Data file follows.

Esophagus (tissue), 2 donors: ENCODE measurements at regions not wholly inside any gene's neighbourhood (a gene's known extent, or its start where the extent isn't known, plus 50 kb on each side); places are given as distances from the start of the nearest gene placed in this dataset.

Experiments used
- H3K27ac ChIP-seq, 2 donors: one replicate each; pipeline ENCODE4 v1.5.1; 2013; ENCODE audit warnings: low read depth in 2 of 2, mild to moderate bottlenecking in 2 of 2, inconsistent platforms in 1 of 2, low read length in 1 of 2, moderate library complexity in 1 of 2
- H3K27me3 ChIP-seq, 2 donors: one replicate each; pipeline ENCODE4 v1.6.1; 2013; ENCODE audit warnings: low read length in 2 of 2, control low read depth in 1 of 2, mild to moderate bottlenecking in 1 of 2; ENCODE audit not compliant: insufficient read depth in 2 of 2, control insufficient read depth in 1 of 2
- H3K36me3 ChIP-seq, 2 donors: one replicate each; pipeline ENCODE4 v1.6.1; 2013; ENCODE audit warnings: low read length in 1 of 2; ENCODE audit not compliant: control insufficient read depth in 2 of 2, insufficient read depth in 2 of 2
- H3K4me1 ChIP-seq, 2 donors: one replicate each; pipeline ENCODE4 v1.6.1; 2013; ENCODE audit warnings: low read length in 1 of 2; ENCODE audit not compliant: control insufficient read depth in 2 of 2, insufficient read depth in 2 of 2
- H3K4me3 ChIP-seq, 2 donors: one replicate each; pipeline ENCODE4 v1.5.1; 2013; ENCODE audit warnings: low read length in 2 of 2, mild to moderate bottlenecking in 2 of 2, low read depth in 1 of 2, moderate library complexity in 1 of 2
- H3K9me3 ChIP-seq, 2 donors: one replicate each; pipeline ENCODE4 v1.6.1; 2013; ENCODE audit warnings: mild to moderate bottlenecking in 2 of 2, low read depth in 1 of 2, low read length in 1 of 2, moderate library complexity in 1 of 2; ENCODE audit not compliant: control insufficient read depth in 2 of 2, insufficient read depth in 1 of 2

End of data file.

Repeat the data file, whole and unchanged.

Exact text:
Esophagus (tissue), 2 donors: ENCODE measurements at regions not wholly inside any gene's neighbourhood (a gene's known extent, or its start where the extent isn't known, plus 50 kb on each side); places are given as distances from the start of the nearest gene placed in this dataset.

Experiments used
- H3K27ac ChIP-seq, 2 donors: one replicate each; pipeline ENCODE4 v1.5.1; 2013; ENCODE audit warnings: low read depth in 2 of 2, mild to moderate bottlenecking in 2 of 2, inconsistent platforms in 1 of 2, low read length in 1 of 2, moderate library complexity in 1 of 2
- H3K27me3 ChIP-seq, 2 donors: one replicate each; pipeline ENCODE4 v1.6.1; 2013; ENCODE audit warnings: low read length in 2 of 2, control low read depth in 1 of 2, mild to moderate bottlenecking in 1 of 2; ENCODE audit not compliant: insufficient read depth in 2 of 2, control insufficient read depth in 1 of 2
- H3K36me3 ChIP-seq, 2 donors: one replicate each; pipeline ENCODE4 v1.6.1; 2013; ENCODE audit warnings: low read length in 1 of 2; ENCODE audit not compliant: control insufficient read depth in 2 of 2, insufficient read depth in 2 of 2
- H3K4me1 ChIP-seq, 2 donors: one replicate each; pipeline ENCODE4 v1.6.1; 2013; ENCODE audit warnings: low read length in 1 of 2; ENCODE audit not compliant: control insufficient read depth in 2 of 2, insufficient read depth in 2 of 2
- H3K4me3 ChIP-seq, 2 donors: one replicate each; pipeline ENCODE4 v1.5.1; 2013; ENCODE audit warnings: low read length in 2 of 2, mild to moderate bottlenecking in 2 of 2, low read depth in 1 of 2, moderate library complexity in 1 of 2
- H3K9me3 ChIP-seq, 2 donors: one replicate each; pipeline ENCODE4 v1.6.1; 2013; ENCODE audit warnings: mild to moderate bottlenecking in 2 of 2, low read depth in 1 of 2, low read length in 1 of 2, moderate library complexity in 1 of 2; ENCODE audit not compliant: control insufficient read depth in 2 of 2, insufficient read depth in 1 of 2